The same process is used to deposit a 50 to 100 nanometer thick layer 64 of aluminum, a 250 to 400 nanometer thick layer 66 of amorphous silica, and another 50 to 100 nanometer thick layer 68 of aluminum on surface 52, by directing parallel beams 56 of the deposited material at surface 52 at an oblique angle β, as illustrated in FIG. 8B. The result of this deposition is illustrated in FIG. 8C. At the end of the fabrication process, layers 64 and 66 will be leaves 16. Photoresist 48 now is removed, to leave layer sandwiches 58-60-62 and 64-66-68 as freestanding vertical walls. This process for forming a freestanding vertical wall on a substrate also is within the scope of the present invention. Amorphous silica is deposited around and above the freestanding walls and etched back to the level shown in FIG. 8D. The remaining amorphous silica 70 serves to anchor the resulting leaves 14 and 16. Note that this etchback also removes most of the amorphous silica of layers 60 and 66. Finally, the oblique deposition process is used, at a steep angle, to deposit amorphous silica contact barriers 18 towards the top of the outside surface of either the left leaf of each pair of leaves 14 and 16, as shown in FIG. 8D, or of the right leaf of each pair. In this final step, each pair of leaves 14 or 16 serves to shadow the pair of leaves immediately to its right or left.

FIGS. 9A through 9E show steps in the fabrication of a variant of array 30. FIG. 9A corresponds to FIG. 7E and shows that in this variant, there are no column lines 28 deposited directly above insulating strips 46, and photoresist 48 is deposited as parallel walls perpendicular to row lines 26, with gaps 50' separating the walls of photoresist 48. The walls of photoresist 48 have sides 52' and 53' that are perpendicular to surface 13 of substrate 12. FIG. 9B shows a cut along one of surfaces 52' after the deposition thereon of aluminum layer 64', which corresponds to aluminum layer 64 of FIG. 8C. Layer 64' is deposited through a mask, leaving gaps above row lines 26 through which surface 52' is exposed. The thin portions of layer 64' that are separated from row lines 26 by insulating strip 46 will be sections of a column line 28'. FIG. 9B also shows that in this variant, substrate 12 includes holes 11 opposite the eventual locations of the valves. FIG. 9C shows a similar cut along one of surfaces 53' after the deposition thereon of aluminum layer 58', which corresponds to aluminum layer 58 of FIG. 8C. Like layer 64', layer 58' is deposited through a mask, leaving gaps above row lines 26 through which surface 53' is exposed. FIG. 9D corresponds to FIG. 8D, and shows that at the end of fabrication, layer 64' has become a leaf 16' of one pair of leaves 16', and layer 58' has become a leaf 14' of another pair of leaves 14'. FIG. 9E is a plan view of a portion of this variant of array 30 at the end of fabrication. The common root of each leaf pair 16' is a portion of a column line 28'.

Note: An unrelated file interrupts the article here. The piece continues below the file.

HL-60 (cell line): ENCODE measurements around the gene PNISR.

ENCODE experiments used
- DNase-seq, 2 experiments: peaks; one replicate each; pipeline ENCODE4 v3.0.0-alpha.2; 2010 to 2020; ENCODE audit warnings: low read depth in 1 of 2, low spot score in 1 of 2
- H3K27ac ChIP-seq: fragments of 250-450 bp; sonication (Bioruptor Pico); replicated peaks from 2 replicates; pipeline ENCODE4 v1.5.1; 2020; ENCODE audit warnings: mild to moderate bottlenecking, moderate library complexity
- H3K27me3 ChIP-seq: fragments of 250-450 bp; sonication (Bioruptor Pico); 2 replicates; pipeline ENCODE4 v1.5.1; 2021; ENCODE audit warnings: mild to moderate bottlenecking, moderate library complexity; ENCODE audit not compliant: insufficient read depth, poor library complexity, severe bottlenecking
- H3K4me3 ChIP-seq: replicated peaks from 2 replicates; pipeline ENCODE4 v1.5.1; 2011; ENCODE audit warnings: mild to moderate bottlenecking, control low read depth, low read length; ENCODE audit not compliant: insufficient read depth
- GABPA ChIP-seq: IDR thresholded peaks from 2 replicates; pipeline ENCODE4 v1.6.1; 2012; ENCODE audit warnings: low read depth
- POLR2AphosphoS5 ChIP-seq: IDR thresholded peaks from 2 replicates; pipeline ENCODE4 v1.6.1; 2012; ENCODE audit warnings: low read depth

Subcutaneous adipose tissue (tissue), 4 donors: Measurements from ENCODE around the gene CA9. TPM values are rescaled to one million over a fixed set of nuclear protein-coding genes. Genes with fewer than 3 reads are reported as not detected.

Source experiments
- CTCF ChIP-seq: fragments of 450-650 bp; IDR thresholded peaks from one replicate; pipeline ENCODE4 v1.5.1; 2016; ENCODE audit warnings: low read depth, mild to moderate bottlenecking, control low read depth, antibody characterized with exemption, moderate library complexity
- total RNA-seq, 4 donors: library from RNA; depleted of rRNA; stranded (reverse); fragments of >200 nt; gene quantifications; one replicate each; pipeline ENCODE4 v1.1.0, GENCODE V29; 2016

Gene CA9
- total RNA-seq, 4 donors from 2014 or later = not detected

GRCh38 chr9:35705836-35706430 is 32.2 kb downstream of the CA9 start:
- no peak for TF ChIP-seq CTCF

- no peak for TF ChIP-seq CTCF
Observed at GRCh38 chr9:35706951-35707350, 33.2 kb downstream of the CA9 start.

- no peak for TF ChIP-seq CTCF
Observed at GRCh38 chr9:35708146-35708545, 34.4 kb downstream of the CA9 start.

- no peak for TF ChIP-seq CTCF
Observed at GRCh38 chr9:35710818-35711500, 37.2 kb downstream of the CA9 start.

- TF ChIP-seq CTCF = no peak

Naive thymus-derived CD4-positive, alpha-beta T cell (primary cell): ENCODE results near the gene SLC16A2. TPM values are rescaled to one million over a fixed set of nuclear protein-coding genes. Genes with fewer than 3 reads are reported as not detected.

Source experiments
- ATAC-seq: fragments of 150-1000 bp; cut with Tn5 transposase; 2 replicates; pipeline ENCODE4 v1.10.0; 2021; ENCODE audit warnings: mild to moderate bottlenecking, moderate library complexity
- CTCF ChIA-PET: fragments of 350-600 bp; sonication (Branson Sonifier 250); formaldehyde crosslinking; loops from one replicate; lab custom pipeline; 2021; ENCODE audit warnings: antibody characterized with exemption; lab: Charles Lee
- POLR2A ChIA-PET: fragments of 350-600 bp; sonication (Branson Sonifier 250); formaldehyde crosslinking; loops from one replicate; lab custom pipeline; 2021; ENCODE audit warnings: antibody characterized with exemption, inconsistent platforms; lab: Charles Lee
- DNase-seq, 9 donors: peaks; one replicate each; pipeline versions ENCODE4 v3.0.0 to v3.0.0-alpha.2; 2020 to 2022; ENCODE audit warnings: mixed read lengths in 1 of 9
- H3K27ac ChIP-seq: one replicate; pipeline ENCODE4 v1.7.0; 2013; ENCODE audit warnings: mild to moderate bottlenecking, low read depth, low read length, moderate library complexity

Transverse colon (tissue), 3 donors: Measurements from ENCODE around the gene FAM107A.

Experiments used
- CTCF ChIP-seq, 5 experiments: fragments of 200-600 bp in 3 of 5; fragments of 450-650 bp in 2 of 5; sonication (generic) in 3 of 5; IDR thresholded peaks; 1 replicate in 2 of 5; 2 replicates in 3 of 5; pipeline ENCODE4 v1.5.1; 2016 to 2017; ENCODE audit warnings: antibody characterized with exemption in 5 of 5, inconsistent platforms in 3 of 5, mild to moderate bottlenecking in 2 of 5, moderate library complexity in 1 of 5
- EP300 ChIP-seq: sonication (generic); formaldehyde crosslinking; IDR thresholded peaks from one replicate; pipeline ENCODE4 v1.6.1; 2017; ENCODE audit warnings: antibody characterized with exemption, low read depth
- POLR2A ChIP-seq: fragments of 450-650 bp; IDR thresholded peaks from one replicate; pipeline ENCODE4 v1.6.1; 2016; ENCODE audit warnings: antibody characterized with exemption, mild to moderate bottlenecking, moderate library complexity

The masks through which layers 58' and 64' are deposited may be conventional photolithography masks. Alternatively, the masks may be provided by forming the walls of photoresist 48 with appropriate cutouts.

Note that in this variant of array 30, column lines 28' are deposited, along with leaves 16', on surfaces 52' of the walls of photoresist 48 instead of directly on surface 13 of substrate 12. In both this variant and the first variant, row lines 26 and column lines 28 or 28' are elongated parallelepipeds, with their long dimensions as long as surface 13 of substrate 12. Row lines 26 and column lines 28 have their short dimensions perpendicular to surface 13 and their intermediate dimensions parallel to surface 13. Column lines 28' have their short dimensions parallel to surface 13 and their intermediate dimensions perpendicular to surface 13. In FIG. 9E, the double-headed arrow shows the intermediate dimension of one of row lines 26. In FIG. 9D, the double-headed arrow shows the intermediate dimension of a column line 28'.

It will be appreciated that the techniques used to fabricate valve array 30 are applicable to the fabrication of mesoscale devices generally, and in particular to the fabrication of walls, perpendicular to substrates such as substrate 12, that are too thin or too high to be fabricated by prior art photolithography methods. FIGS. 10A through 10C are illustrative cross sections through structures that cannot be fabricated by prior art photolithography methods but can be fabricated by the method of the present invention. FIG. 10A shows walls 84, perpendicular to a surface 82 of a substrate 80, and having heights h of 5 microns and thicknesses t of 1 micron. FIG. 10B shows a layer 86 of thickness h of 5 microns above substrate 80, with gaps 88 in layer 86 of width t of 1 micron. Such extreme aspect ratios are not attainable using prior art photolithography methods. FIG. 10C shows double-layered walls deposited on substrate 80. Uniform layers 90 may be deposited either by photolithography or by the method described above of depositing photoresist walls on substrate 80, depositing layers 90 obliquely on the photoresist walls, and removing the photoresist. Layers 92, whose thicknesses increase with distance from substrate 80, are deposited on layers 90 by using layers 90 to shadow the gaps therebetween and continuously increasing the oblique angle at which the deposant of layers 92 is directed at substrate 82.